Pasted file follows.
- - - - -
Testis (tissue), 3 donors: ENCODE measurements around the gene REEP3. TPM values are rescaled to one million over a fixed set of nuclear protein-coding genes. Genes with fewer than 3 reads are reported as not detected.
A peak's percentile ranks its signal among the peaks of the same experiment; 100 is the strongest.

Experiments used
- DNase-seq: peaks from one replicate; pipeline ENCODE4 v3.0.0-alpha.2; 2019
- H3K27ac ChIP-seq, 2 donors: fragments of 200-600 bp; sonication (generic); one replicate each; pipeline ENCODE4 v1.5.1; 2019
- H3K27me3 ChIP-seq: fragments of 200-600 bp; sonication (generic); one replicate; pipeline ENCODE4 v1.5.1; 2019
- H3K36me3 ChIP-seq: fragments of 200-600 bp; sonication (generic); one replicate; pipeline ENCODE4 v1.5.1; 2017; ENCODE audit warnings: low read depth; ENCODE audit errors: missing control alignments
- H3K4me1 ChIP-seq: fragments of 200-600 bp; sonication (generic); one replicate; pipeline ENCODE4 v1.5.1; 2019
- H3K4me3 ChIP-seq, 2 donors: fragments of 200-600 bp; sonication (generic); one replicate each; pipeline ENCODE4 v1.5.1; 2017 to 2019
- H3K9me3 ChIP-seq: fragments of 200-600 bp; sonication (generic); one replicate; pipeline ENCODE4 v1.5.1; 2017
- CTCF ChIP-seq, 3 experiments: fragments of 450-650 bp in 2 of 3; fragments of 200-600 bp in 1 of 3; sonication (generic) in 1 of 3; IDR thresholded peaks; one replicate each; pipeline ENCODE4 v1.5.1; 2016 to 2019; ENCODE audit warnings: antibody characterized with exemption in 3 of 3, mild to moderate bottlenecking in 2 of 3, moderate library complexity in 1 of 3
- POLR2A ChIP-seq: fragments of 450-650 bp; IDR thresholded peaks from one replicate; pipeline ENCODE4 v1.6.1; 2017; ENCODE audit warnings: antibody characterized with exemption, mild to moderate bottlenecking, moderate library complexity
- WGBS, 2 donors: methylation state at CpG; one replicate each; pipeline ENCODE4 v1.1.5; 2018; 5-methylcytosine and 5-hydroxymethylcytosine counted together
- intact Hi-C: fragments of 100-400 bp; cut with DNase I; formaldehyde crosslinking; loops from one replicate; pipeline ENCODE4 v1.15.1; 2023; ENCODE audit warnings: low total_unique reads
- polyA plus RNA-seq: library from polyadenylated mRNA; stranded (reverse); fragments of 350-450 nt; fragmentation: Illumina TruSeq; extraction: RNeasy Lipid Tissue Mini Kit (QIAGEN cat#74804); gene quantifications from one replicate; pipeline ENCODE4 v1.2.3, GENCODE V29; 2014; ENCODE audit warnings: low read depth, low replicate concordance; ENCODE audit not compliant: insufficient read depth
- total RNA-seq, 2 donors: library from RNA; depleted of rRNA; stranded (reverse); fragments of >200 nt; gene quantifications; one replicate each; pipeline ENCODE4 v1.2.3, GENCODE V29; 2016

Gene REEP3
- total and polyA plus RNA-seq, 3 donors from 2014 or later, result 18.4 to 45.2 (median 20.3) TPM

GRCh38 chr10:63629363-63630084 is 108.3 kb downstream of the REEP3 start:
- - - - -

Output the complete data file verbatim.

Testis (tissue), 3 donors: ENCODE measurements around the gene REEP3. TPM values are rescaled to one million over a fixed set of nuclear protein-coding genes. Genes with fewer than 3 reads are reported as not detected.
A peak's percentile ranks its signal among the peaks of the same experiment; 100 is the strongest.

Experiments used
- DNase-seq: peaks from one replicate; pipeline ENCODE4 v3.0.0-alpha.2; 2019
- H3K27ac ChIP-seq, 2 donors: fragments of 200-600 bp; sonication (generic); one replicate each; pipeline ENCODE4 v1.5.1; 2019
- H3K27me3 ChIP-seq: fragments of 200-600 bp; sonication (generic); one replicate; pipeline ENCODE4 v1.5.1; 2019
- H3K36me3 ChIP-seq: fragments of 200-600 bp; sonication (generic); one replicate; pipeline ENCODE4 v1.5.1; 2017; ENCODE audit warnings: low read depth; ENCODE audit errors: missing control alignments
- H3K4me1 ChIP-seq: fragments of 200-600 bp; sonication (generic); one replicate; pipeline ENCODE4 v1.5.1; 2019
- H3K4me3 ChIP-seq, 2 donors: fragments of 200-600 bp; sonication (generic); one replicate each; pipeline ENCODE4 v1.5.1; 2017 to 2019
- H3K9me3 ChIP-seq: fragments of 200-600 bp; sonication (generic); one replicate; pipeline ENCODE4 v1.5.1; 2017
- CTCF ChIP-seq, 3 experiments: fragments of 450-650 bp in 2 of 3; fragments of 200-600 bp in 1 of 3; sonication (generic) in 1 of 3; IDR thresholded peaks; one replicate each; pipeline ENCODE4 v1.5.1; 2016 to 2019; ENCODE audit warnings: antibody characterized with exemption in 3 of 3, mild to moderate bottlenecking in 2 of 3, moderate library complexity in 1 of 3
- POLR2A ChIP-seq: fragments of 450-650 bp; IDR thresholded peaks from one replicate; pipeline ENCODE4 v1.6.1; 2017; ENCODE audit warnings: antibody characterized with exemption, mild to moderate bottlenecking, moderate library complexity
- WGBS, 2 donors: methylation state at CpG; one replicate each; pipeline ENCODE4 v1.1.5; 2018; 5-methylcytosine and 5-hydroxymethylcytosine counted together
- intact Hi-C: fragments of 100-400 bp; cut with DNase I; formaldehyde crosslinking; loops from one replicate; pipeline ENCODE4 v1.15.1; 2023; ENCODE audit warnings: low total_unique reads
- polyA plus RNA-seq: library from polyadenylated mRNA; stranded (reverse); fragments of 350-450 nt; fragmentation: Illumina TruSeq; extraction: RNeasy Lipid Tissue Mini Kit (QIAGEN cat#74804); gene quantifications from one replicate; pipeline ENCODE4 v1.2.3, GENCODE V29; 2014; ENCODE audit warnings: low read depth, low replicate concordance; ENCODE audit not compliant: insufficient read depth
- total RNA-seq, 2 donors: library from RNA; depleted of rRNA; stranded (reverse); fragments of >200 nt; gene quantifications; one replicate each; pipeline ENCODE4 v1.2.3, GENCODE V29; 2016

Gene REEP3
- total and polyA plus RNA-seq, 3 donors from 2014 or later, result 18.4 to 45.2 (median 20.3) TPM

GRCh38 chr10:63629363-63630084 is 108.3 kb downstream of the REEP3 start: